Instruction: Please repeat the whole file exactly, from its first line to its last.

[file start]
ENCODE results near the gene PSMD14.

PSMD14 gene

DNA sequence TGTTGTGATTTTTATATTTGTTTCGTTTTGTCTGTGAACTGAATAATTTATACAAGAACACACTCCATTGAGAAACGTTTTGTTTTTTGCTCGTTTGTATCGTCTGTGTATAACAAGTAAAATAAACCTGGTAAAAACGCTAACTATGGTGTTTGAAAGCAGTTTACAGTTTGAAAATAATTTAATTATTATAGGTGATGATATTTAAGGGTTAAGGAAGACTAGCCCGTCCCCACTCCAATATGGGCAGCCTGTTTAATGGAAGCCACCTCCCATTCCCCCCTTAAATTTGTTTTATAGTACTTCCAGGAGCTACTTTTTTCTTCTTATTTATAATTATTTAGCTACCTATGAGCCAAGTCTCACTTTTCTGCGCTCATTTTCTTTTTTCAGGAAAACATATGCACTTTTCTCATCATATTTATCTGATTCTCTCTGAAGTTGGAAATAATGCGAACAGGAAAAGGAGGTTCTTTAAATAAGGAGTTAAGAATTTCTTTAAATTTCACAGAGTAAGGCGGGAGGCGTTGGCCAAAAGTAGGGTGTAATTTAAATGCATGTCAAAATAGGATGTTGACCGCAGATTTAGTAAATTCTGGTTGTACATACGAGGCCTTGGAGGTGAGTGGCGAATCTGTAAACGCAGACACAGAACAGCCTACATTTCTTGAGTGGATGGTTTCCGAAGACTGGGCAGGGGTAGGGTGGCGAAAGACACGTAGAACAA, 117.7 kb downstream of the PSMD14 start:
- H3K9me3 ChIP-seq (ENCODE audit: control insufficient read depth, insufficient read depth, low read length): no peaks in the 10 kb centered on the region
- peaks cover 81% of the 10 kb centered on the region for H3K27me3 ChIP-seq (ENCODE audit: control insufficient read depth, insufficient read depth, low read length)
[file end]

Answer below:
ENCODE results near the gene PSMD14.

PSMD14 gene

DNA sequence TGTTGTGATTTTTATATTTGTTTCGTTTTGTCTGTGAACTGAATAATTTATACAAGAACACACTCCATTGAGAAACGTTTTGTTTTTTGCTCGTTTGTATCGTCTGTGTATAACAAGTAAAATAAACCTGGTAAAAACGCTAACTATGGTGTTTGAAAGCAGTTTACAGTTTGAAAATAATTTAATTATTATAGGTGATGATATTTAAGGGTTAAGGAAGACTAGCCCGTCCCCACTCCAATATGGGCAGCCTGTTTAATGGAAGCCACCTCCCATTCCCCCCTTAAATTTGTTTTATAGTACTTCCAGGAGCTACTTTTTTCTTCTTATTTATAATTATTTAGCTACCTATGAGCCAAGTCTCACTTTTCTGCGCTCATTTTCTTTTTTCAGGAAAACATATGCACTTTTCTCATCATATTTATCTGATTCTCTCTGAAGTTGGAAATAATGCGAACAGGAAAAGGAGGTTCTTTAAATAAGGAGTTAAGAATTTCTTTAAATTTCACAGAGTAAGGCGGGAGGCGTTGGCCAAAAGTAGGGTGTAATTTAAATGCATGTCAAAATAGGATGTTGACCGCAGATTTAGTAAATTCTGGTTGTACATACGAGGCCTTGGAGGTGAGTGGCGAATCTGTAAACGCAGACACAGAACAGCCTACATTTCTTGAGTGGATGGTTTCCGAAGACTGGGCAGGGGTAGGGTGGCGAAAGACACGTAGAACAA, 117.7 kb downstream of the PSMD14 start:
- H3K9me3 ChIP-seq (ENCODE audit: control insufficient read depth, insufficient read depth, low read length): no peaks in the 10 kb centered on the region
- peaks cover 81% of the 10 kb centered on the region for H3K27me3 ChIP-seq (ENCODE audit: control insufficient read depth, insufficient read depth, low read length)